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I'm writing a master-control script to control our infrastructure. Security is a major concern so I'd like to address two issues:

I want the user to be able to execute the application then be prompted to 'login' to the program using the root credentials on the system(Linux - Ubuntu). Failure to authenticate will trigger an email event and lock the program. Can I authenticate against /etc/passwd? And how can I lockout the application?

Second, how do I secure the application from modification? I may have to hard-code certain attributes into the application. What are the ideal permissions for a script to be executed but not edited?

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Perhaps you should make the script only executable by a superuser? Then require the user to use sudo / su to execute the script. –  GWW Jan 25 '11 at 2:18
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As for your second inquiry, python is not really a suitable candidate for obfuscation. You could ship the compiled .pyc files only, which are a little more harder to alter. –  miku Jan 25 '11 at 2:20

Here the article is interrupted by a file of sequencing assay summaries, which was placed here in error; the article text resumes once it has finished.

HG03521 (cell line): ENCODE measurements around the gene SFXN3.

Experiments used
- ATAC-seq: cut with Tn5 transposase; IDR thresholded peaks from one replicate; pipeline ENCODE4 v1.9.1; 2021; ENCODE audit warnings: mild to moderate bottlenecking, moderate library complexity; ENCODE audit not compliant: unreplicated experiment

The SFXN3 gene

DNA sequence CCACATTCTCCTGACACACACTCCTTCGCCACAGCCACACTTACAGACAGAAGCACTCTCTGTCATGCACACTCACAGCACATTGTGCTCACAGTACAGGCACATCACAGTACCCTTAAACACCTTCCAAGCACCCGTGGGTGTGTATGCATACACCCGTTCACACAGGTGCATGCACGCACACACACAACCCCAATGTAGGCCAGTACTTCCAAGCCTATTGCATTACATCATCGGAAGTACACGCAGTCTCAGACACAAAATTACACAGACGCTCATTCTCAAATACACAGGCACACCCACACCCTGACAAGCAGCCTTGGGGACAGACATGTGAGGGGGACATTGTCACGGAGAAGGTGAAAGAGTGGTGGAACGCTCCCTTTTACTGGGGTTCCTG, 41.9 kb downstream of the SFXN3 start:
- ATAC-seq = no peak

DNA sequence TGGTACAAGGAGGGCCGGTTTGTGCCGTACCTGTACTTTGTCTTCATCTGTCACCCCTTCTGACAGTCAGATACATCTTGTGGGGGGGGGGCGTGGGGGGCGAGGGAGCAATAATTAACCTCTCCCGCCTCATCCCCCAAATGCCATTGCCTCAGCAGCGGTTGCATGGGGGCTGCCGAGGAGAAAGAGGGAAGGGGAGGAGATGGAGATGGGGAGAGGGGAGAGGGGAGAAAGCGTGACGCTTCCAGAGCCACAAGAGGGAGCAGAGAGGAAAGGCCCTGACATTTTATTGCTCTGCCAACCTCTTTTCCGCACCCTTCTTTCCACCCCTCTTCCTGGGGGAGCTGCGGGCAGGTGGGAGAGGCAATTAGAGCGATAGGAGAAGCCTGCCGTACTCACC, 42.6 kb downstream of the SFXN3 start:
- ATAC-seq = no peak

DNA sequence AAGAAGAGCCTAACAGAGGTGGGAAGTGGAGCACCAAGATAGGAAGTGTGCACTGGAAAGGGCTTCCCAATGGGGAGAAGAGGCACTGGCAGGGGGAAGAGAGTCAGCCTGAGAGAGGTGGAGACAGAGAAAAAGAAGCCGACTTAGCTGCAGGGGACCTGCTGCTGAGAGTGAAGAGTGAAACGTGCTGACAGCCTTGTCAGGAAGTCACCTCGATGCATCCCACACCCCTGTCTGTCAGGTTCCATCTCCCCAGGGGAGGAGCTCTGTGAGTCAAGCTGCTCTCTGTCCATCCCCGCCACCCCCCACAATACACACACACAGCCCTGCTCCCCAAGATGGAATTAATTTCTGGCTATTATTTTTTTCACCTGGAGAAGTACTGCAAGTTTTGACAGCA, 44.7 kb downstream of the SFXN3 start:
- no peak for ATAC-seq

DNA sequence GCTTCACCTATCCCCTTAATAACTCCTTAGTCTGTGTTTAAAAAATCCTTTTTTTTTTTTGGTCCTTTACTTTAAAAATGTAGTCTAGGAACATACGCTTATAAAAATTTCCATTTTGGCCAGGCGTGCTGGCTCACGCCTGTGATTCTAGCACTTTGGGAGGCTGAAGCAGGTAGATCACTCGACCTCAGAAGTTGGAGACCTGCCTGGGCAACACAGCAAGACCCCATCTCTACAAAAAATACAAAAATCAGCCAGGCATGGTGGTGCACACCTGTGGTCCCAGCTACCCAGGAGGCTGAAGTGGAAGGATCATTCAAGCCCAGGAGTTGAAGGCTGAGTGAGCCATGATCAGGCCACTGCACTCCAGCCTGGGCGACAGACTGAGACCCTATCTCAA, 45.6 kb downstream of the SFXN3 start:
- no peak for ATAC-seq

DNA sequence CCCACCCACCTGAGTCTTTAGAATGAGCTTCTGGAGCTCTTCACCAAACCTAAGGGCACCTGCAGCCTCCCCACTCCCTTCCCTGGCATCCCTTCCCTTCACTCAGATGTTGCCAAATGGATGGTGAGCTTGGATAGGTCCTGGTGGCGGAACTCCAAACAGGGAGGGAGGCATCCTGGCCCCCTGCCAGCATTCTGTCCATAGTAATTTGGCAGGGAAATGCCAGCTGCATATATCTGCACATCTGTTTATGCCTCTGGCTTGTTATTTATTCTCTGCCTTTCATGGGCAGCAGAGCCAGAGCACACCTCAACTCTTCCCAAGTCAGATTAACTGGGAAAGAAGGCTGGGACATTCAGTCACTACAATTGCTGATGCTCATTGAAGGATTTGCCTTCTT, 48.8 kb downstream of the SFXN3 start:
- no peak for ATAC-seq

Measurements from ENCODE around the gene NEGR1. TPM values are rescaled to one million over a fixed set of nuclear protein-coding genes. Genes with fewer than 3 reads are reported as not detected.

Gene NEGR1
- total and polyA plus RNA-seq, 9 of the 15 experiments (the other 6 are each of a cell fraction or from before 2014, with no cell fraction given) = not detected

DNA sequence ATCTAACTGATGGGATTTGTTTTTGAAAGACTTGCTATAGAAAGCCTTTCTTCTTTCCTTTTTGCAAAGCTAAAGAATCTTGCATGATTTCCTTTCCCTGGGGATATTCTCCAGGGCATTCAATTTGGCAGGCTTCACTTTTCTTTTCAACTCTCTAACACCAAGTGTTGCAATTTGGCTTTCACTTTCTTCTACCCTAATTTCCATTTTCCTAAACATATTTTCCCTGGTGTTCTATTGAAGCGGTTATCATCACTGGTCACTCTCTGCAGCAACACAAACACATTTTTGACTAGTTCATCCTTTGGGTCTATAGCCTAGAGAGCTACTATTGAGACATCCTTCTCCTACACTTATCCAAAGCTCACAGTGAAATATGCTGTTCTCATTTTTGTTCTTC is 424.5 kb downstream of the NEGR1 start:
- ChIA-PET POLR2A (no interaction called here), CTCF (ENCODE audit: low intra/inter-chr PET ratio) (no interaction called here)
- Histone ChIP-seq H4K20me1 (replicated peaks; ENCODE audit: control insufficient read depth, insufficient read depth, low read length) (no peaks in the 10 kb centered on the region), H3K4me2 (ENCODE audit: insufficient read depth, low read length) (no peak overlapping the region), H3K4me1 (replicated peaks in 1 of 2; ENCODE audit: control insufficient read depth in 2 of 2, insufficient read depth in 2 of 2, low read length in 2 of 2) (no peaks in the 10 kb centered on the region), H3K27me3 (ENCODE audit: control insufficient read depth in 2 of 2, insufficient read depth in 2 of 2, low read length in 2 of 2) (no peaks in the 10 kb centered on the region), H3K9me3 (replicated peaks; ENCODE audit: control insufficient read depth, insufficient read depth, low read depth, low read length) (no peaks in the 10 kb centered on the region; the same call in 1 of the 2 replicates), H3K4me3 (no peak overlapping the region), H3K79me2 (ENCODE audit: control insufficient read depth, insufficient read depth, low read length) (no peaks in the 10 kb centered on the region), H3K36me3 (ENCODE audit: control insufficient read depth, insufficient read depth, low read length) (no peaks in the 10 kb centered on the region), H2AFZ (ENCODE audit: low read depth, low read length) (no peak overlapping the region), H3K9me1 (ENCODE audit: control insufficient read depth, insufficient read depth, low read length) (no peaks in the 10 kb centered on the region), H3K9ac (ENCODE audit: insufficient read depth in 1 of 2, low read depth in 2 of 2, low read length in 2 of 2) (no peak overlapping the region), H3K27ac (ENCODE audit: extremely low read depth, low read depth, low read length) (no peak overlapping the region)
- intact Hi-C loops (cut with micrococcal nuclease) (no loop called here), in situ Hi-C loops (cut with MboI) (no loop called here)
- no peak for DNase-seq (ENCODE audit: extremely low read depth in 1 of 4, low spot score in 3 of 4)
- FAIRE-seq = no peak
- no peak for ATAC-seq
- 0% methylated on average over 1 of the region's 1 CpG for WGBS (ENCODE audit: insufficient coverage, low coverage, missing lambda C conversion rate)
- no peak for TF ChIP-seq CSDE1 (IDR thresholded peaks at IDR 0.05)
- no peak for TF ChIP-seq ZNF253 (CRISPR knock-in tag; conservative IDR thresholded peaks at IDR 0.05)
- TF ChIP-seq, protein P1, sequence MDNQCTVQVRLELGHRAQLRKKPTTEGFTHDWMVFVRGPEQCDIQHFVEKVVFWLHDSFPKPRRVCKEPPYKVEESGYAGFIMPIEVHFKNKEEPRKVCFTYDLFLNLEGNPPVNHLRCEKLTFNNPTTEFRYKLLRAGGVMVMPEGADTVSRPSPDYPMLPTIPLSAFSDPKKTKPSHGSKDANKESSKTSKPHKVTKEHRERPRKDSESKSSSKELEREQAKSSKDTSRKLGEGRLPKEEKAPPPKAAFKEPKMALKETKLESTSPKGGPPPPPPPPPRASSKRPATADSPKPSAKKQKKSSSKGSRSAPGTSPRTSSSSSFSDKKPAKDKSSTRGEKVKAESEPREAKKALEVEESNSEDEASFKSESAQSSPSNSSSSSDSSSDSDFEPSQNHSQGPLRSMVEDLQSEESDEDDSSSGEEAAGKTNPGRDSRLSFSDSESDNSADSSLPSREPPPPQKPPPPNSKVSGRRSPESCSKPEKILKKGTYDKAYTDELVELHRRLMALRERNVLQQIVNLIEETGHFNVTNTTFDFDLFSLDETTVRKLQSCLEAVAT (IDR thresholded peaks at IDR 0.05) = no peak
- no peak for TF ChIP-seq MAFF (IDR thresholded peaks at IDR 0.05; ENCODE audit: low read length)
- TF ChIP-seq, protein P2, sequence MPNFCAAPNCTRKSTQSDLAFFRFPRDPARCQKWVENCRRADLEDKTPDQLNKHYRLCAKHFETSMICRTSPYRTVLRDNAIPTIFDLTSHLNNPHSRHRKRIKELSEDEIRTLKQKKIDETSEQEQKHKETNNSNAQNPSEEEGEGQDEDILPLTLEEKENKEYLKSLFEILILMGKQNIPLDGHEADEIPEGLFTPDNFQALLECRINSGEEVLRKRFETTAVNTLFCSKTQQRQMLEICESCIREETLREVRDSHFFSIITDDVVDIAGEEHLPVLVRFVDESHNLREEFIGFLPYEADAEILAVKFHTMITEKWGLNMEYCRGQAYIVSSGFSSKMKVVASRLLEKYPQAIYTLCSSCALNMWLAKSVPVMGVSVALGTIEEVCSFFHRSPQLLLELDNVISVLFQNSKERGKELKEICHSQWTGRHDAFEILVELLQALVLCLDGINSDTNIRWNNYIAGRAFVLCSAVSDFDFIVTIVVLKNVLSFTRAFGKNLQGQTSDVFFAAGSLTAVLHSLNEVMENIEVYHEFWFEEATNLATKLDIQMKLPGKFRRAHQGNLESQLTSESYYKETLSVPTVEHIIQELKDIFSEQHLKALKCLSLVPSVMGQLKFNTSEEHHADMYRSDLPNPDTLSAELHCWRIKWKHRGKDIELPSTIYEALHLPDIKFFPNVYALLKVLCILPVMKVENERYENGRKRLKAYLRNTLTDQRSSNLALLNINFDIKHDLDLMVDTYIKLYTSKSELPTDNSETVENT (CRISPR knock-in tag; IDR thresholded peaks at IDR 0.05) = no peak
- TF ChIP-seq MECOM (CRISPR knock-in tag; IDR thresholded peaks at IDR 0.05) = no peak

I should have mentioned. This script will reside on one of three C&C servers(Command and control). –  Publiccert Jan 25 '11 at 2:22

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up vote 2 down vote accepted

While this is a non-trivial solution, the most secure way to do this is taking a client/server approach, making your master-control script a system service, only readable and runnable by root. You can fire up the service via init.d startup infrastructure.

When the service starts, you'd need to open a socket or RPC server to handle your control commands. On Python this can easily be done using Twisted.

To authenticate via /etc/passwd you can use the crypt and pwd Python modules.

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That is a very cool suggestion. I'm going to explore this. Will this prevent any hard-coded logins from being discovered? –  Publiccert Jan 25 '11 at 2:25
    
@Jeffrey I suggest you avoid hard-coded logins since they can be brute forced. Also, if your source code gets leaked, the attacker would easily have acces to the credentials. The internal /etc/passwd auth mechanism has an auth token ring that helps the mitigation of a brute force attack. –  vz0 Jan 25 '11 at 2:32
    
Absolutely. I only mentioned that as an example because I actually want to stash other information in the script(non-login information) without worrying about it being read by anyone with access to the script and a text editor. –  Publiccert Jan 25 '11 at 2:34

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